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Making Jay Jay’s cause an imperative, marchers rally against child abuse, neglect

From the steps of Buffalo City Hall, activists and elected officials railed against the twin evils of child abuse and neglect. A few feet away, a 3-year-old North Tonawanda boy sat quietly, fussing a bit and even snoozing for a few minutes, oblivious to the larger issue.

But make no mistake: Jay J. Bolvin was the star of this show, as about 250 people marched in downtown Buffalo late Monday morning and then staged a noontime rally to end child abuse and neglect.

Several speakers even referred to him by name.

He’s living proof of child abuse and neglect, after having been beaten badly as an infant by his father. He also has become the centerpiece of proposed Albany legislation, Jay J.’s Law, to enact stricter penalties for repeat child abusers such as his father.

Jay J. doesn’t talk; he babbles, mimics sounds and has learned about 20 words or phrases in basic sign language, family members say. He walks now, although an adult always stays close, just in case. While relatives say they realize he may never be 100 percent, he has made a lot of progress, and they expect to put him in a school program next fall.

“You all see my nephew,” his great-uncle, Kevin Retzer, told the crowd on the steps of City Hall. “He suffered 11 broken bones and brain damage. We were initially told … not to expect much more than a vegetable in a wheelchair. We’re going to prove them wrong.”

The crowd roared.

At Monday’s event, organized locally by WECAN (WNY Ending Child Abuse and Neglect), Jay J., without uttering a word, turned child abuse from a societal issue into a human, personal story.

“With a child who is so harmed, when you meet them, it’s just heart-wrenching,” said Deborah A. Merrifield, a march organizer and executive director of the Family Help Center. “It’s a feeling of profound helplessness that we couldn’t be there in time to help them.”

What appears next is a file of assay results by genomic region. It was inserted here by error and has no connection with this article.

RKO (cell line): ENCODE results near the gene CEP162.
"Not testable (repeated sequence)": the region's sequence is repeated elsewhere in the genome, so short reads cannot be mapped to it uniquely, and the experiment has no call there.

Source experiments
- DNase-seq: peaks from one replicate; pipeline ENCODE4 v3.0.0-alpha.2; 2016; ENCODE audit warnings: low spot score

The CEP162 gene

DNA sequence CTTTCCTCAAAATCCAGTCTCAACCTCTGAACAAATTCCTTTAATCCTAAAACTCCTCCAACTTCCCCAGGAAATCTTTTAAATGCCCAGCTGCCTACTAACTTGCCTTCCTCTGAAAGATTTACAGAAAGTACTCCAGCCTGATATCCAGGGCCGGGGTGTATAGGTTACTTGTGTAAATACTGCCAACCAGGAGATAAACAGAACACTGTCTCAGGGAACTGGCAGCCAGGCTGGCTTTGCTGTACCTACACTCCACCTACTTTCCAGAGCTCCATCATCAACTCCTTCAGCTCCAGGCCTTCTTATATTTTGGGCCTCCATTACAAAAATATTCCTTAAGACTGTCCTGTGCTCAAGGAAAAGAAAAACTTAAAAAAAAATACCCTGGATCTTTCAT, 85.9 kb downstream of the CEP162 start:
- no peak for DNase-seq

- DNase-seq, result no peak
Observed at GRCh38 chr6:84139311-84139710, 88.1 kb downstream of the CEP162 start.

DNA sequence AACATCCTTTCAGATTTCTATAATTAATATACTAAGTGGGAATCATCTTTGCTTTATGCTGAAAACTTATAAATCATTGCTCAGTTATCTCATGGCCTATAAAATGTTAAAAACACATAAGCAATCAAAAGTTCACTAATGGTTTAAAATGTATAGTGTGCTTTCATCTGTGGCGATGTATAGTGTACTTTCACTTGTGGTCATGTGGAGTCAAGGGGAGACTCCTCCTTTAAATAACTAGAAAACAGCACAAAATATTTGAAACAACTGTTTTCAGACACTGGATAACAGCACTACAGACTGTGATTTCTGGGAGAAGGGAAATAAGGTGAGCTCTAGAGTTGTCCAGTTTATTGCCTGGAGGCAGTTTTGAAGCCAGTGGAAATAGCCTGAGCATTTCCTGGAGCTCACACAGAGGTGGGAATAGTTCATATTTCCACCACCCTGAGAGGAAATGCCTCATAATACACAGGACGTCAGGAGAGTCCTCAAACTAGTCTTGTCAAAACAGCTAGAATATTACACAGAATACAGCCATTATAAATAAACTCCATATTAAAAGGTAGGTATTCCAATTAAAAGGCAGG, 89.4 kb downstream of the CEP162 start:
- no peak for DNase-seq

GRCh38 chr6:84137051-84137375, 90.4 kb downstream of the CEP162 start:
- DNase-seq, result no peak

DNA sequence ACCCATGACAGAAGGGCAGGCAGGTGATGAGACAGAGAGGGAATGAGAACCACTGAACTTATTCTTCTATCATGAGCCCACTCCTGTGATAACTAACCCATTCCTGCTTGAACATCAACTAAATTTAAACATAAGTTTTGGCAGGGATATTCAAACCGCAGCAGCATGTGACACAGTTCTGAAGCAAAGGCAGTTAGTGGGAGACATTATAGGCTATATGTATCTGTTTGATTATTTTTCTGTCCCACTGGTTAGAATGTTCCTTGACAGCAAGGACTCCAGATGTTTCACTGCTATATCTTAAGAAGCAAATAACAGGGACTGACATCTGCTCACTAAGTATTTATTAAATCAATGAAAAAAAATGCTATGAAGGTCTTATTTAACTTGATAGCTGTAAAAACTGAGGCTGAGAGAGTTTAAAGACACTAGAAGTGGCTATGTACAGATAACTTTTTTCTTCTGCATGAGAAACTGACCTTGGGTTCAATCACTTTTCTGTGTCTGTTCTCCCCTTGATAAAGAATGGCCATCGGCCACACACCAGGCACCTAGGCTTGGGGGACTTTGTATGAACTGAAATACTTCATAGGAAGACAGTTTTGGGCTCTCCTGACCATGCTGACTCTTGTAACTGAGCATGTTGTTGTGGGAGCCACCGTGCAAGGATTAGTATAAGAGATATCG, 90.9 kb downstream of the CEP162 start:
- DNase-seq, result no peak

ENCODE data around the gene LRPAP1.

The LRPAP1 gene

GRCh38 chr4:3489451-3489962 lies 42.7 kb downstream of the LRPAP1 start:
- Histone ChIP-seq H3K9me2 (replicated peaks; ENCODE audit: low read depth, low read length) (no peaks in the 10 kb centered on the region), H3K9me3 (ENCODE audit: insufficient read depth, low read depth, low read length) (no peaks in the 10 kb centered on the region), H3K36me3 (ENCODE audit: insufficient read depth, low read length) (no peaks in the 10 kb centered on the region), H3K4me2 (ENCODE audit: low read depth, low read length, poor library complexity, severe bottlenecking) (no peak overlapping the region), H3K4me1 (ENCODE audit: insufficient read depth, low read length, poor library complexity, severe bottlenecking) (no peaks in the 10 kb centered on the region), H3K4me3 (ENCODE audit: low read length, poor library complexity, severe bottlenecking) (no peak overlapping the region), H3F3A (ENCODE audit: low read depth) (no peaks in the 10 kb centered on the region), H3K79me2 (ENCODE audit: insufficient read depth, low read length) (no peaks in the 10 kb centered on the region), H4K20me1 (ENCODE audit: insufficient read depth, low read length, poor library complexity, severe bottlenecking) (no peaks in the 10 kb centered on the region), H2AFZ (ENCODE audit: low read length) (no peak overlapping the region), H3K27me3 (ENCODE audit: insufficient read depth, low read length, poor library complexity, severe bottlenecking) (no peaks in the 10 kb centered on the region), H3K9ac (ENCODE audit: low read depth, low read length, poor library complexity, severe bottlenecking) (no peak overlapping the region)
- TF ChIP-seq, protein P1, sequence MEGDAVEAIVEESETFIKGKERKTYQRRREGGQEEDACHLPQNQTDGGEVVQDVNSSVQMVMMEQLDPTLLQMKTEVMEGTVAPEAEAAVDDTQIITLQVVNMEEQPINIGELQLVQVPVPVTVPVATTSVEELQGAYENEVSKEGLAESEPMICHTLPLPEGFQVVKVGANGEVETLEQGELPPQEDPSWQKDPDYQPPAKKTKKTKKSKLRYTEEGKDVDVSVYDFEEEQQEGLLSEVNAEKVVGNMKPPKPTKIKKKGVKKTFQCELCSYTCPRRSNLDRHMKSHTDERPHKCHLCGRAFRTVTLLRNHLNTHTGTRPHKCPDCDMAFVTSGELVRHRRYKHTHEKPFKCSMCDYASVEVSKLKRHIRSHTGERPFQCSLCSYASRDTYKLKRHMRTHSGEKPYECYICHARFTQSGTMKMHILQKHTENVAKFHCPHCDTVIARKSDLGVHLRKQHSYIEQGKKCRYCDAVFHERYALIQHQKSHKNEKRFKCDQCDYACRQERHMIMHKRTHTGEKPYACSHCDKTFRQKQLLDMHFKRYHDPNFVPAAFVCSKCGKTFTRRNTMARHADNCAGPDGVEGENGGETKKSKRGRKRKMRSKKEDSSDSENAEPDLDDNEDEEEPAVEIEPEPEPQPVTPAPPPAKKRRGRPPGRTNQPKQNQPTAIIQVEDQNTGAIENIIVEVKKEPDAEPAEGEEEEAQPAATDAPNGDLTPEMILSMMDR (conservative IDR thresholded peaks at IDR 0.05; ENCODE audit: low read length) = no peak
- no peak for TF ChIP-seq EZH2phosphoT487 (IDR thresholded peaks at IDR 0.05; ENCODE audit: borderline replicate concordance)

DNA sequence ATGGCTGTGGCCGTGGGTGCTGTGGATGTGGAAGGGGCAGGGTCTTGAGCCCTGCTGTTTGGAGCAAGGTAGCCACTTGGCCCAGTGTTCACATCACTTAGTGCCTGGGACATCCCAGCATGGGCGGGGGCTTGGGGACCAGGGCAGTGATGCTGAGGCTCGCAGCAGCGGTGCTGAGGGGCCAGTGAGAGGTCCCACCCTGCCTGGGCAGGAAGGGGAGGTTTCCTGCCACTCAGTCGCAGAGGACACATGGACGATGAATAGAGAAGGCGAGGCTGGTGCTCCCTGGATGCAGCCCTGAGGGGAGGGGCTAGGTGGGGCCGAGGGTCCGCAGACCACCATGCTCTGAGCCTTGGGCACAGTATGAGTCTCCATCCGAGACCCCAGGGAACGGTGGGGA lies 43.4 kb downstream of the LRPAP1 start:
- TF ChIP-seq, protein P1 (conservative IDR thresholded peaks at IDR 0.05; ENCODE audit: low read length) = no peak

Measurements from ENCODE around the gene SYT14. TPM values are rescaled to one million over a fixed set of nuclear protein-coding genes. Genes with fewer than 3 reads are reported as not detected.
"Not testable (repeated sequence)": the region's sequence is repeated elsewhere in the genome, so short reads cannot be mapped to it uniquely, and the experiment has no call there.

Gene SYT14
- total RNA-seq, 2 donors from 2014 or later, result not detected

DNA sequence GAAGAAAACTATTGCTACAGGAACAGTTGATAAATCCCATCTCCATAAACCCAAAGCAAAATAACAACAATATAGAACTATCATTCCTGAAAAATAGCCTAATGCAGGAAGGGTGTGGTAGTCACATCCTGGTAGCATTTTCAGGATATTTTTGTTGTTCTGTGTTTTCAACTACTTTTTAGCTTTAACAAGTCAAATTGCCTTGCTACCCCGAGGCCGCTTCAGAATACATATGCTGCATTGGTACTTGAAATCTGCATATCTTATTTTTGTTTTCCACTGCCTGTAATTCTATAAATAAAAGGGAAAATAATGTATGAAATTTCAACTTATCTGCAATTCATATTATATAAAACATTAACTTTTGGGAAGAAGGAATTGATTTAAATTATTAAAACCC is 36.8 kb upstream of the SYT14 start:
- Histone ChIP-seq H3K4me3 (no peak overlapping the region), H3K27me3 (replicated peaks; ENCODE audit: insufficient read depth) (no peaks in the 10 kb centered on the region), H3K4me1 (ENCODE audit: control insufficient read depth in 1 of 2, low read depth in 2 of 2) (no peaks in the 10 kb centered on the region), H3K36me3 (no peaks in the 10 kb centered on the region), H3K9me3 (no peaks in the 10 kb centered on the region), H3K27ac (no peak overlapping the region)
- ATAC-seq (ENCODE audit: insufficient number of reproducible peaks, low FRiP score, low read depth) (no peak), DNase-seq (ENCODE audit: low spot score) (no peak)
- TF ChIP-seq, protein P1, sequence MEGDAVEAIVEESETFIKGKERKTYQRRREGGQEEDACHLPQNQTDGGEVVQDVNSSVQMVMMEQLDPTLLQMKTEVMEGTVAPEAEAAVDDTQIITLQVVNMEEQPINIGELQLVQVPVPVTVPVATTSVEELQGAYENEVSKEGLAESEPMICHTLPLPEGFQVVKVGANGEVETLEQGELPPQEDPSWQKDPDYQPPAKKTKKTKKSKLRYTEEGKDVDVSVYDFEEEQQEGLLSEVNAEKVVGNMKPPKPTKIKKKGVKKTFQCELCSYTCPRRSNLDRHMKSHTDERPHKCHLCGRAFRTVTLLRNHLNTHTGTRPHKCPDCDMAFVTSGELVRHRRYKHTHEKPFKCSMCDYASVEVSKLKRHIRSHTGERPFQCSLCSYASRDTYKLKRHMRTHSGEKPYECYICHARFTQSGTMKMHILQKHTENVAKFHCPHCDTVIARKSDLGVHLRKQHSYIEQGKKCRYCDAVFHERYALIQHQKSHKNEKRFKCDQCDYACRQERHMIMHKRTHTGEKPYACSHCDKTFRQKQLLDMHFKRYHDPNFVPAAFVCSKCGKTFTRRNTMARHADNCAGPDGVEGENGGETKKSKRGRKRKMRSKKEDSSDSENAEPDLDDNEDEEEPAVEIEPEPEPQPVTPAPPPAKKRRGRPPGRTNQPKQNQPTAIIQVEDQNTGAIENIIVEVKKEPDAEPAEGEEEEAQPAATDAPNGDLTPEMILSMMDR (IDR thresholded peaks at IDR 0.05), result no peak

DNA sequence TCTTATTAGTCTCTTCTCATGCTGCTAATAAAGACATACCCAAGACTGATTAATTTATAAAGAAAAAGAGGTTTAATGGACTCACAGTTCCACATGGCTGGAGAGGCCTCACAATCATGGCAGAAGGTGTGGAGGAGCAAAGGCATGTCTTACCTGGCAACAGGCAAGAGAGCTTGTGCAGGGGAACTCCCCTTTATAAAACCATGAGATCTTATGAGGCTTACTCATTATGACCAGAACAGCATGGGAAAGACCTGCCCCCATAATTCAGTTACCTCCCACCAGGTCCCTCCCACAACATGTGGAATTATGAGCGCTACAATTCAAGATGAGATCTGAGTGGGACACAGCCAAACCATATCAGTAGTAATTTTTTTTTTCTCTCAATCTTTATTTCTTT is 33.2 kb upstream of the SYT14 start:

The Buffalo march, a circuitous route from Lafayette Square to Niagara Square and City Hall, was one of about 300 conducted Monday in all 50 states, dubbed the “Million March Against Child Abuse and Neglect.” There have been 16 such annual marches in Buffalo, but organizers of the first nationwide event were hoping to attract about 250,000 people Monday.

Monday’s local event became a huge tent for people physically abused in all kinds of ways.

“I Was Shaken at 20 Months Old” read a sign on the back of a red Radio Flyer wagon that carried Kaydence Wild, now 3½, of Lackawanna.

“Child abuse has to end,” said his grandmother, Nancy Ferguson. “There’s too much of it. Our babies are being injured and killed at the hands of adults.”

Also marching were Carrie Ann Herrera and Kelly Kelly, two cousins of Jacqueline Wisniewski, who was killed by her estranged boyfriend at Erie County Medical Center last June.

Child abuse, Herrera explained, is a part of domestic violence.

“If you see it, report it,” she said. “If it’s happening to you, get out. And if you can’t get out, seek help.”

The presence of Jay J. revived talk about the proposed state legislation in his name, which failed to pass the Assembly last year.

Advocates for the abused boy say that he has received a life sentence, while his father was sentenced to only 16 months to four years in prison.

Jay J.’s Law would stiffen the penalties for repeat child-abuse offenders in four ways, including allowing some severe cases to be prosecuted as first-degree assaults. Lawmakers have speculated that the law, if in effect then, could have put his father in prison for up to 25 years.

John Mackowiak Jr., communications director for State Sen. Timothy M. Kennedy, D-Buffalo, said supporters of the legislation are working with legislators to make sure the bill has bipartisan support.

Why do its supporters think it has a better chance of passage this year?

“We’re starting the game clock a little bit earlier this year,” Mackowiak replied.

While Albany recently has passed several laws in memory of young victims, such as Kendra, Leandra and Megan, Jay J.’s Law would be named in honor of someone still alive.

Mayor Byron W. Brown, himself a former state legislator, cited the benefit of having a law named for a living, breathing individual.

“Jay J. is a powerful reminder that child abuse is real,” the mayor said, standing just a few steps from the boy. “It makes the legislation more powerful.”

Family members realize they’re making this fight for others.

“We don’t want any other family or child to go through what Jay J. and his family have gone through,” Kevin Retzer said before the event.

“Jay J. won’t benefit directly from Jay J.’s Law, so we’re fighting for every other child and parent.”

As his wife, Christine, said to the crowd, “We are here for the angels that were taken too soon, for the children that are living with the effects and trauma from abuse and for those that are still suffering in silence.”